To Top

Big Candy’s Nightmare on Subsidy Street

Like a full moon, it seems that every month a spokesperson for Big Candy trots out a story, article, white paper or op-ed bemoaning the cost of home-grown, made-in-the-USA sugar as though it were a bigger threat to the American way of life than Freddie Krueger.

Halloween, of course, is the Super Bowl of anti-sugar propaganda.  And this year was no exception.

Indeed, a hair-raising “article” published by Reuters a couple weeks ago titled “Surging U.S. sugar price to boost food company costs” included this Steven King-worthy frightful passage…

“Food manufacturers such as Mondelez International and J.M. Smucker Co. will face billions of dollars of additional costs this year because of soaring sugar prices, according to estimates from a sugar buyers group.”

A “sugar buyers group”?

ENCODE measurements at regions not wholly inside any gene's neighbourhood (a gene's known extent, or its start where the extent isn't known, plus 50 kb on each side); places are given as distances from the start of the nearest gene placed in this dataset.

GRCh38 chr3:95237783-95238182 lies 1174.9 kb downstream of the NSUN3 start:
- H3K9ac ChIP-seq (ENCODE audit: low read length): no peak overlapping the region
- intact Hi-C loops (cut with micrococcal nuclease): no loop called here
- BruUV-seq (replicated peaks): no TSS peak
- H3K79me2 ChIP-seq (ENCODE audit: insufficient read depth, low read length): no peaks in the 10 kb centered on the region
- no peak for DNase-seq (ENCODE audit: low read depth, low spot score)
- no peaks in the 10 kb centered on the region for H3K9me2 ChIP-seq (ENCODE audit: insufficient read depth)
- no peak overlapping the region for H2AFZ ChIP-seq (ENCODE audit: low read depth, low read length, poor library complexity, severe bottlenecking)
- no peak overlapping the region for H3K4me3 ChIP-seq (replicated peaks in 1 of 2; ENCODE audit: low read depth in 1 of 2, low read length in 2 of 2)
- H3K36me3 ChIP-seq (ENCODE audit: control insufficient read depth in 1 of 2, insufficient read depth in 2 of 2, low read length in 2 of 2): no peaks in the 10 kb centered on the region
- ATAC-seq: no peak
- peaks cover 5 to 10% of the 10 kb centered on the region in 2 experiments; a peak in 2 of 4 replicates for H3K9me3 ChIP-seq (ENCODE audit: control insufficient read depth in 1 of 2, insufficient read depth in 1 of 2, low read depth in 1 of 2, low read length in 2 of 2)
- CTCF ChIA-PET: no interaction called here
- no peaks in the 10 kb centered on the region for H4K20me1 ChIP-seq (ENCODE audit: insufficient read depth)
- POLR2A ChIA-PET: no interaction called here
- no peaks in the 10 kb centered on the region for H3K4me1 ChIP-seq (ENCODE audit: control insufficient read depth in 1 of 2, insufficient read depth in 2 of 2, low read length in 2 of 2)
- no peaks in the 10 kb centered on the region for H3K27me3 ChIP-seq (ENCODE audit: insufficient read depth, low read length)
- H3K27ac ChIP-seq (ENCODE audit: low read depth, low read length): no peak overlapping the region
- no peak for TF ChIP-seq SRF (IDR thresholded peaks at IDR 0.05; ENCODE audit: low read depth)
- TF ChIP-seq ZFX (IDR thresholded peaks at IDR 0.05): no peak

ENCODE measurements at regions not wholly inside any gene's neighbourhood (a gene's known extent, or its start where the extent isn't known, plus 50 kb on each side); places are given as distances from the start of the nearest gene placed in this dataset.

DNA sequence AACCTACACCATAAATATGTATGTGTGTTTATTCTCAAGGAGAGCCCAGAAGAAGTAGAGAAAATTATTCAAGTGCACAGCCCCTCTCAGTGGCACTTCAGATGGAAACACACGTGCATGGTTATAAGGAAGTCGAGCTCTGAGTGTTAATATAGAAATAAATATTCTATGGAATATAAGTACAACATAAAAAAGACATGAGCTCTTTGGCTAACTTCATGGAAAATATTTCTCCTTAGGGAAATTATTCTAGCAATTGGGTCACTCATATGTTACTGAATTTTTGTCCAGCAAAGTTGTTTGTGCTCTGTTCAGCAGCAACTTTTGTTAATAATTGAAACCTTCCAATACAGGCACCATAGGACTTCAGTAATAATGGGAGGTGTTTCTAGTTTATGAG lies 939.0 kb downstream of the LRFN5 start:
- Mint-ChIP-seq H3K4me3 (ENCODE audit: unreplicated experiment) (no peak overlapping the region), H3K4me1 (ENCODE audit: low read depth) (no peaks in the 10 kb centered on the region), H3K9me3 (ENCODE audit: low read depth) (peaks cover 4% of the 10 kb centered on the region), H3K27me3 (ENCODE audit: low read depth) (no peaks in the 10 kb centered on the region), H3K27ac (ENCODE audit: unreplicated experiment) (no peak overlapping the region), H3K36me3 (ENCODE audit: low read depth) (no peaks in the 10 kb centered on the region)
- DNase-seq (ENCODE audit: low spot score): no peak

Oh, yes, I’m sure those “sugar buyers” are completely objective and unbiased.

Fortunately, the light of day scares off such demons of doom and the truth emerges from the crypt.

The fact is the cost of the amount of sugar contained in the average chocolate candy bar is pretty much just where it was when Ronald Reagan was president.

Yet the cost of that same candy bar has sky-rocketed from around a quarter to around a buck-fifty today.  Meaning it’s not “demon sugar” that’s responsible for “billions of dollars of additional costs,” but something else.

My guess is labor costs, mixed with a spoonful of good, old-fashioned profit-making.

Nothing wrong with that.  But let’s not sugar-coat increasing shareholder value by scapegoating the domestic sugar industry for the fact that kids can no longer buy a candy bar for the spare change in their pockets.

The solution to this situation is simple: the free market.

But for the global market to be free, all governments need to get out of the sugar subsidy business.  Exporting artificially cheap sugar to compete with American farmers and processors does not a free market make.

And until other nations wean themselves from their addiction to government subsidies, Congress has no choice but to continuing protecting of our own from unfair competition.